Starbucks Recycles Coffee to Make Milk
Starbucks is recycling coffee beans to make milk for its coffee.
The coffee giant is using Menincon’s fermentation technology that allows the used grounds from Starbucks stores in the Tokyo area to be converted into feed for the diary cows that produce the milk that goes into Starbucks stores’ specialty drinks.
The company says it was looking for a better use than plant compost for the hill of beans its stores across Japan produce each day. Although compost is a green disposal method, composting coffee grounds (known as bean cake) leaves significant nutritional value unused.
Japanese contact lens manufacturer Menicon has been experimenting with fermentation technologies since 2011. The work is an offshoot of materials research toward new contact lenses.
One lactic acid fermentation technique Menicon developed worked with bean cake. So, in a joint effort with the Veterinary Medicine Department of Azabu University, Menicon developed a cattle feed (suitable for long-term storage) that results in milk with a lower somatic cell count, a key quality indicator in dairy products.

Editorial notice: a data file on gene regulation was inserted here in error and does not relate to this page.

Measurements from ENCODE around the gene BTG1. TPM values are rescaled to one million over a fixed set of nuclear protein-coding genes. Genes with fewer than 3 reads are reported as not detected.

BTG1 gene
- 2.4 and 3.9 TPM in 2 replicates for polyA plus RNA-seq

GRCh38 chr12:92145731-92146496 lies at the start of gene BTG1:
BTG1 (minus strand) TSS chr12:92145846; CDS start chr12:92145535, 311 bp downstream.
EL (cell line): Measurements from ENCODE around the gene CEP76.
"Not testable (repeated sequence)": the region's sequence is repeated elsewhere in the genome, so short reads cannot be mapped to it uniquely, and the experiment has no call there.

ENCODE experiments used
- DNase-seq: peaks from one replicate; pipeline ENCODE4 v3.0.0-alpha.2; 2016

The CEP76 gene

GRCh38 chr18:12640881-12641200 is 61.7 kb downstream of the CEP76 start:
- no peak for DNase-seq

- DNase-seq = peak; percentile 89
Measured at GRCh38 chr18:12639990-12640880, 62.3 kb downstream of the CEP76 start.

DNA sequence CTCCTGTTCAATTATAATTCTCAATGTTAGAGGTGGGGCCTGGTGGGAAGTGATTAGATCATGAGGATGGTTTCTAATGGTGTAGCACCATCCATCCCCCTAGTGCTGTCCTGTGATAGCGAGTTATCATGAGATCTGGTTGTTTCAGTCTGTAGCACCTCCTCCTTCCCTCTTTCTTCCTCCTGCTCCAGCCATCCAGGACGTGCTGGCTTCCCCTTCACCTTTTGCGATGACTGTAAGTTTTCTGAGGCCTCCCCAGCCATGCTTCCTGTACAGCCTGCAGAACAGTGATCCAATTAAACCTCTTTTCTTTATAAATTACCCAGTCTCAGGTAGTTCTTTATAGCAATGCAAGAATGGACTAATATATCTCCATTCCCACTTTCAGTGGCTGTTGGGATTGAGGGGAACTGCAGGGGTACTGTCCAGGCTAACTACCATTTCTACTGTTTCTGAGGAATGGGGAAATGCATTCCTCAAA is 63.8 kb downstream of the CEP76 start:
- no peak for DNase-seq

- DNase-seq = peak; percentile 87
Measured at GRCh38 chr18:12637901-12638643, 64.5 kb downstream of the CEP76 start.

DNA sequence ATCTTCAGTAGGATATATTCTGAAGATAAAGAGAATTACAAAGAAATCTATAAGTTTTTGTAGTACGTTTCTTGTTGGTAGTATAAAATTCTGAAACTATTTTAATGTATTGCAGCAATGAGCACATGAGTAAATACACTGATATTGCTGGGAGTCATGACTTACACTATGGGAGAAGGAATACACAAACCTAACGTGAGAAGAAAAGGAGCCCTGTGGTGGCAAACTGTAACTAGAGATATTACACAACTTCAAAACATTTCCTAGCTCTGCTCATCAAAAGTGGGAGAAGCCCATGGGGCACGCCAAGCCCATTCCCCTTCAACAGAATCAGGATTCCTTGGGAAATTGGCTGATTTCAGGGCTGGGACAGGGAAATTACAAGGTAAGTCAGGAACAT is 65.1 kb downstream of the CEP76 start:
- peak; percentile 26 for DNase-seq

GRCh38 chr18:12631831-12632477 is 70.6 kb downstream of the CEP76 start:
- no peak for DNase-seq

Last year Menicon and Starbucks, along with Sanyu Plant Service, jointly applied for a patent on the process used to produce this lactic acid-fermented feed.
Starbucks is also working on turning the used grounds, along with its bakery waste, into laundry detergents, bioplastics and other products.
Energy Manager News
- Commercial Refrigeration Benefits from Efficiency and Environmental Efforts
- TechNavio Releases Commercial AC Report
- Dubuque Meeting Hears About Energy Audits
- Science-Based Targets Inspire a Smarter Investment Strategy in Retail
- Missouri Lawmakers Resume Debate on Utility Rate Hikes
- Wake Forest Drops Its Residential and C&I Electric Rates
- Submissions Now Accepted for Energy Manager Today Awards
- New York City Study Conclusion: Benchmarking Works